Updated: Apr 7
Gregory Bateson was an English anthropologist, social scientist, linguist, visual anthropologist, semiotician, and cyberneticist whose work formed an inspiration to many fields. Gregory Bateson came from a family of distinguished academics. Little of his contributions came from his work with the Baining and Sulka people of New Britain. His contribution to Naven(1939, 2nd ed. 1965) was a result of his work among the latmul. His reputation in anthropology still rests to a considerable degree on this first book.
Gregory Bateson ranged from topics like biological evolution, adaptation, ecology, art, arms races, social organization, communication, cultural transmission, learning, play, fantasy, films, character and personality, and, more generally, the nature and pathologies of thinking and epistemology, of culture, and of a great class of integrative processes which he eventually called “mind.” But he dealt with these phenomena in terms of a coherent and increasingly integrated set of highly abstract concepts influenced mostly by theories of communication and by cybernetics.
Early in his career, Gregory Bateson wrote about the ways in which communication and behavior are circular and affect one another. He proposed that there not always is a clear cause or effect of a behavior.
Gregory Bateson is well known for identifying and naming the paradox of the double bind, a dilemma that Gregory Bateson and his colleagues discovered while researching schizophrenia. A double bind is a phenomenon that occurs when an individual experiences conflicting emotional, verbal, or physical messages. Gregory Bateson and his colleague realized that these highly emotionally impaired individuals often suffered from an inability to process the internal and external communication they were receiving.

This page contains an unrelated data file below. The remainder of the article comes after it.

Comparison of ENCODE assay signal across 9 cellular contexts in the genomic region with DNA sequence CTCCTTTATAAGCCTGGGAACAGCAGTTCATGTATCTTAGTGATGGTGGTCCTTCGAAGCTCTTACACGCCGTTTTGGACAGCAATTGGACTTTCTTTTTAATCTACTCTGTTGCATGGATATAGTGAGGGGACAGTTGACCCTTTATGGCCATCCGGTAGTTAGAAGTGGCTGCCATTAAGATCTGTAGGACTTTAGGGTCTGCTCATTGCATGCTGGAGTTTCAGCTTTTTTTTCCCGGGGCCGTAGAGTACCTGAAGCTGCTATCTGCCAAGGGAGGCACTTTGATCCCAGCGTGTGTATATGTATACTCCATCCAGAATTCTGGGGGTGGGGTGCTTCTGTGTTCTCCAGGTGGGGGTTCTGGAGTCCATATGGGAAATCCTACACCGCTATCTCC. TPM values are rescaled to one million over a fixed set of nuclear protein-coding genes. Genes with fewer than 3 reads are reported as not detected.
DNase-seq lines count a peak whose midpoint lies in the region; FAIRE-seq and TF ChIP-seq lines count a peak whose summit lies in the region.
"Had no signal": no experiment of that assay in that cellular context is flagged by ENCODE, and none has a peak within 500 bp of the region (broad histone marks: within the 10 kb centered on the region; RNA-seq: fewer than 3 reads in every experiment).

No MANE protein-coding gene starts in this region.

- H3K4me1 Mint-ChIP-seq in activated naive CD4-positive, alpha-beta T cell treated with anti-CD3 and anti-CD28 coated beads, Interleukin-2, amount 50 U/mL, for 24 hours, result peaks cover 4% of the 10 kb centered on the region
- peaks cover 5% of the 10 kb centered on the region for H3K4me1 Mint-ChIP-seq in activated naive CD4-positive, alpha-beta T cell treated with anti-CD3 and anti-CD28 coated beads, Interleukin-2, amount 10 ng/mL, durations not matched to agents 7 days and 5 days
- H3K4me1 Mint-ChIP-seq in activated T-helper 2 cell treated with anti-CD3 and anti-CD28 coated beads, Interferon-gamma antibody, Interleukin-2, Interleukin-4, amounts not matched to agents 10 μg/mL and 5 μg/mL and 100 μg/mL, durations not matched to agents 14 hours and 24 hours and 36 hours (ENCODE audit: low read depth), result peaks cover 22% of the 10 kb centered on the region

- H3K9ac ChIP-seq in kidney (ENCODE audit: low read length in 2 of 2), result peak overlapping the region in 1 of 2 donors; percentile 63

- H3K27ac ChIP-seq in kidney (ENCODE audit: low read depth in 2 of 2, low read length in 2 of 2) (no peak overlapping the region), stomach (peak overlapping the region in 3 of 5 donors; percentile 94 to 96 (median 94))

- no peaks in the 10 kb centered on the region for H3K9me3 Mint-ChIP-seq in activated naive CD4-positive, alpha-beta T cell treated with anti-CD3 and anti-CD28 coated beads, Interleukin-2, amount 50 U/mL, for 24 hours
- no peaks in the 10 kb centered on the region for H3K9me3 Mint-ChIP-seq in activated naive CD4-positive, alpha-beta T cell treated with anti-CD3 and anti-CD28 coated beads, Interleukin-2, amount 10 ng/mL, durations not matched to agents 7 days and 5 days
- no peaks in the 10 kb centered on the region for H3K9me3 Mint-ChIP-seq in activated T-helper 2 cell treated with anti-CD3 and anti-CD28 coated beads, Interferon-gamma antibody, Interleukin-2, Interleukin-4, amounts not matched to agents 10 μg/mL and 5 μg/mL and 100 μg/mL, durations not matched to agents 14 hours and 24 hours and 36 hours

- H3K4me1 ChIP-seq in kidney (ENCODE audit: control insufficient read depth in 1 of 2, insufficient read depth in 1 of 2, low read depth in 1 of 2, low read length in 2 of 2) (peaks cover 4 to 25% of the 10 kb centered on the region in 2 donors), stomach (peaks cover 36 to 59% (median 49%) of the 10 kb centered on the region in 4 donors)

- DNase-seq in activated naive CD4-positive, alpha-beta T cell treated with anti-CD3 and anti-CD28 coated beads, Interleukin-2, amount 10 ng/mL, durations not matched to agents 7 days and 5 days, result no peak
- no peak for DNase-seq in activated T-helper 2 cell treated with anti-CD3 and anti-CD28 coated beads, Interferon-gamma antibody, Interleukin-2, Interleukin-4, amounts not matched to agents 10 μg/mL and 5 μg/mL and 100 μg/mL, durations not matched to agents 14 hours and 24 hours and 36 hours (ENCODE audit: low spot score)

The deliberate use of double bind scenarios can be used as a form of thought control. With no clear verbal communication, implications can be made through intonation, eye contact, physical gestures, and by other methods. Victims of double bind intimidation often feel trapped in a situation that requires they complete a specific task that may result in a positive outcome in one regard, and a negative outcome in another.
Gregory Bateson was intensely fascinated by the interplay of various symptoms, and he claimed that the world was a group of systems interacting with one another. The system of the individual, the culture, and the ecosystem each respond to one another, creating a feedback loop.
Gregory Bateson argued for a type of scientific inquiry called abduction, which is the process of comparing patterns of relationships. Philosopher Charles Sanders Pierce originally used the term to indicate the way in which scientific hypotheses are created.